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Egypt bans public protests

Egyptian protesters shout slogans demanding faster reforms during a demonstration at Cairo's Tahrir Square on April 8, 2011 in Cairo, Egypt. Tens of thousands of Egyptians gathered two months after president Hosni Mubarak was ousted UPI
Egyptian protesters shout slogans demanding faster reforms during a demonstration at Cairo's Tahrir Square on April 8, 2011 in Cairo, Egypt. Tens of thousands of Egyptians gathered two months after president Hosni Mubarak was ousted UPI | License Photo

CAIRO, April 21 (UPI) -- Political organizations in Egypt called for broad-based discussions after the ruling military council ratified a draft law making demonstrations illegal.

The Supreme Council of the Armed Forces backed a draft measure that makes protests and strikes illegal in Egypt, Egyptian daily newspaper Al-Masry Al-Youm reports.

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PHOTOS: Protesters in Egypt demand swifter reforms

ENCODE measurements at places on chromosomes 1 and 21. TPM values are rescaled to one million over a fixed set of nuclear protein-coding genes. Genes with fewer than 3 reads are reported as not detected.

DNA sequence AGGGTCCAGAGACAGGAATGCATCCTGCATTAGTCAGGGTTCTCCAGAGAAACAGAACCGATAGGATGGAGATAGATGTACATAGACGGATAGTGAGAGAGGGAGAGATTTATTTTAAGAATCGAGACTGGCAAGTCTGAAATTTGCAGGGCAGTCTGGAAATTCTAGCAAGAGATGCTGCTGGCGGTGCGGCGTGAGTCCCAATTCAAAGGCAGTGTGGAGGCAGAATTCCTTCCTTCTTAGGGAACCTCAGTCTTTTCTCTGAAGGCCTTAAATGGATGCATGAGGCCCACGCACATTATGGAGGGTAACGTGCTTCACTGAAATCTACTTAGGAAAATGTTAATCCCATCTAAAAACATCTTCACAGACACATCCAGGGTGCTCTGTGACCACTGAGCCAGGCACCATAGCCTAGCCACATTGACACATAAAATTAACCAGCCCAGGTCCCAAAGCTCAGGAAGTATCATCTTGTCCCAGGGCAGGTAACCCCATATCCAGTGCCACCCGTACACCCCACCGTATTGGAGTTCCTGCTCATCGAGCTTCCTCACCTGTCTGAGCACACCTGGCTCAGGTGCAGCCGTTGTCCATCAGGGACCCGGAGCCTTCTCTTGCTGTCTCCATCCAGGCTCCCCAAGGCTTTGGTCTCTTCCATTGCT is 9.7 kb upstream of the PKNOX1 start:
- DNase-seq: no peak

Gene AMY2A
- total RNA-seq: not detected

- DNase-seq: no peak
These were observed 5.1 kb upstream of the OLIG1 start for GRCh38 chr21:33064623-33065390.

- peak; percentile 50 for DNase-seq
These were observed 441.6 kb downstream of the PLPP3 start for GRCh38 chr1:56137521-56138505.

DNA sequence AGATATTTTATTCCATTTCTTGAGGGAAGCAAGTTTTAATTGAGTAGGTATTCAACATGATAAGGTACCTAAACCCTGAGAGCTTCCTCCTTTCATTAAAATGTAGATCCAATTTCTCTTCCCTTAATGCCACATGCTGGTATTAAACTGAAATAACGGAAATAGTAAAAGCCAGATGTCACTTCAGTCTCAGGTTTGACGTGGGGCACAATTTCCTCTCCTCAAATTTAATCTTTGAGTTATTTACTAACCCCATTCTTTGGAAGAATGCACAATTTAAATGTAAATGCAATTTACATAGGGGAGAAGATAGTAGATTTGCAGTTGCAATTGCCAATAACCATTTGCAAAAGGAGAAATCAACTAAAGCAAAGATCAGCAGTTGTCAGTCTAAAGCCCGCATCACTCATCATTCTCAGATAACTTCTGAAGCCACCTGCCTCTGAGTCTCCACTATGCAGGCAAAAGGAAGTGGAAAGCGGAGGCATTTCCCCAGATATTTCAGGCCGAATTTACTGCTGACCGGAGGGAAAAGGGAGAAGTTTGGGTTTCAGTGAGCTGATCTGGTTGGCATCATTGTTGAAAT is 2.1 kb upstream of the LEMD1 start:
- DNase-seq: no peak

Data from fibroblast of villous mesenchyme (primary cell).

Political organizations in Egypt have called for "expansive community discussions as (the law) concerns public freedoms," the Egyptian newspaper adds. The move, it notes, was unexpected.

Waves of protesters occupied Tahrir Square in Cairo earlier this year calling for more political freedom. Increasing pressure led to Hosni Mubarak's resignation in February after serving three decades as president of Egypt.

An internal investigation into the Egyptian revolution found more than 800 people were killed, twice the level originally reported by the government. Mubarak, his two sons and many members of his former regime are under investigation for their response to the anti-government protests.

Parts of Egypt are still sites of public unrest more than two months after Mubarak resigned. Protesters took to the streets in the southern city of Qena opposing the appointment of a Christian governor.

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